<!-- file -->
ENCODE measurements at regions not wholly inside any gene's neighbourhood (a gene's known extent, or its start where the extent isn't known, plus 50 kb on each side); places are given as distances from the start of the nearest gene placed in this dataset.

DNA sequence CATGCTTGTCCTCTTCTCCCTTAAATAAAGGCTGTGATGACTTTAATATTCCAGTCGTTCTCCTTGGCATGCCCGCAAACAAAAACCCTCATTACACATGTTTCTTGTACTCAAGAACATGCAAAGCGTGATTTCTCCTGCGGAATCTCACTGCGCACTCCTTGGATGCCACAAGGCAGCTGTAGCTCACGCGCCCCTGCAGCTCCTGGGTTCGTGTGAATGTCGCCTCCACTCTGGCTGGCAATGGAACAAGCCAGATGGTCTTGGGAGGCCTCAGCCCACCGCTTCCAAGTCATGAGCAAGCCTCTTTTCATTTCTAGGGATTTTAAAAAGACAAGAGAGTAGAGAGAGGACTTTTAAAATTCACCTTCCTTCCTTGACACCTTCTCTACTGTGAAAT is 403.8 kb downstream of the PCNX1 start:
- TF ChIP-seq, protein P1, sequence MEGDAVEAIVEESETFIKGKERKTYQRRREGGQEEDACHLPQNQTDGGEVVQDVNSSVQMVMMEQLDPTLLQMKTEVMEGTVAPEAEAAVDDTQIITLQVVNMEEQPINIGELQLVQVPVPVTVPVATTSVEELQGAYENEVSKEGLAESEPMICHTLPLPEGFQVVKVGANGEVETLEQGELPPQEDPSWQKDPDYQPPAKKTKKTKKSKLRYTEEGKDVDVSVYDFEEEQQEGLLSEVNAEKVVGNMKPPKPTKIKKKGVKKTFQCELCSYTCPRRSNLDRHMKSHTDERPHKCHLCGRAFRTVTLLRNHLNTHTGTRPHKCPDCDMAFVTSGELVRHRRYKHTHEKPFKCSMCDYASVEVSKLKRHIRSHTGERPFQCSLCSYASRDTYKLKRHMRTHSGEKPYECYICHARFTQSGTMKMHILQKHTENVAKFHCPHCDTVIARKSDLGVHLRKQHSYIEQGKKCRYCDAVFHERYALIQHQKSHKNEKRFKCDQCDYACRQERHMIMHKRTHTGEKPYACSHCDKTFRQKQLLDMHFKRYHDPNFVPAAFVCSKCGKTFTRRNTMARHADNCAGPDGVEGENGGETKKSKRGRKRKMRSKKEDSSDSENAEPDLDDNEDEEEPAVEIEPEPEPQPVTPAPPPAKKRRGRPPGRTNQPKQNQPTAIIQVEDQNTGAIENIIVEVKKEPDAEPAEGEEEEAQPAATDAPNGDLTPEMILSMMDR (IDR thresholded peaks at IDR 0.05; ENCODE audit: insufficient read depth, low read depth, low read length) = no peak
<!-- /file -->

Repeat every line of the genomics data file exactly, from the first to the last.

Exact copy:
ENCODE measurements at regions not wholly inside any gene's neighbourhood (a gene's known extent, or its start where the extent isn't known, plus 50 kb on each side); places are given as distances from the start of the nearest gene placed in this dataset.

DNA sequence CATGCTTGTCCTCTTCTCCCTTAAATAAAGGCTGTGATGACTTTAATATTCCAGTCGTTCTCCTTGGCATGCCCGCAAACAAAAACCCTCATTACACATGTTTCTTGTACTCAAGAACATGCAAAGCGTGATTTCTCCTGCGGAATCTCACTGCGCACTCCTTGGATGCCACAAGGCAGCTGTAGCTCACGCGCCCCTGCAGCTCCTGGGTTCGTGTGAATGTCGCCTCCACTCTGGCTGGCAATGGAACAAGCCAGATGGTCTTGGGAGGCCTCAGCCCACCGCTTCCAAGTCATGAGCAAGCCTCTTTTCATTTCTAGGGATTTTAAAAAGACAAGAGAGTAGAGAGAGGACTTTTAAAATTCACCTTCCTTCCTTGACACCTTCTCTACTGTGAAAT is 403.8 kb downstream of the PCNX1 start:
- TF ChIP-seq, protein P1, sequence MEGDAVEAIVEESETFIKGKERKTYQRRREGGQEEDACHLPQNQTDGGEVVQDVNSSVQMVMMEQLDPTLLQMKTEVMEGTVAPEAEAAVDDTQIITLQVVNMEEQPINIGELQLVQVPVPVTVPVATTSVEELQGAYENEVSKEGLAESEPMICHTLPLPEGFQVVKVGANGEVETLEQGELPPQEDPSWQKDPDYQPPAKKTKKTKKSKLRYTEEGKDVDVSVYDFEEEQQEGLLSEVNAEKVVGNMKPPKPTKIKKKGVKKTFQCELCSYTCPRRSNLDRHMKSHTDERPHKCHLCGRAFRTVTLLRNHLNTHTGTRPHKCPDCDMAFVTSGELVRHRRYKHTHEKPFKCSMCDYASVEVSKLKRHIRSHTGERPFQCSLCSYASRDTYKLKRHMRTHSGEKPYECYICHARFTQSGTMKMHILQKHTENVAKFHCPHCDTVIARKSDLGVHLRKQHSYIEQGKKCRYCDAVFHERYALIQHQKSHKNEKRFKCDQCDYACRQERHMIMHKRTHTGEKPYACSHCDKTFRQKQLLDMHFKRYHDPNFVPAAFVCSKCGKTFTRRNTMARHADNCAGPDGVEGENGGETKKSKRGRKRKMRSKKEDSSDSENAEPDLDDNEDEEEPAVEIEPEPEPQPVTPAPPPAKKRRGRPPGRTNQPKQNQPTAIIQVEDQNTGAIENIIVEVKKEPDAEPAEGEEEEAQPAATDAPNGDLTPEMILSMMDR (IDR thresholded peaks at IDR 0.05; ENCODE audit: insufficient read depth, low read depth, low read length) = no peak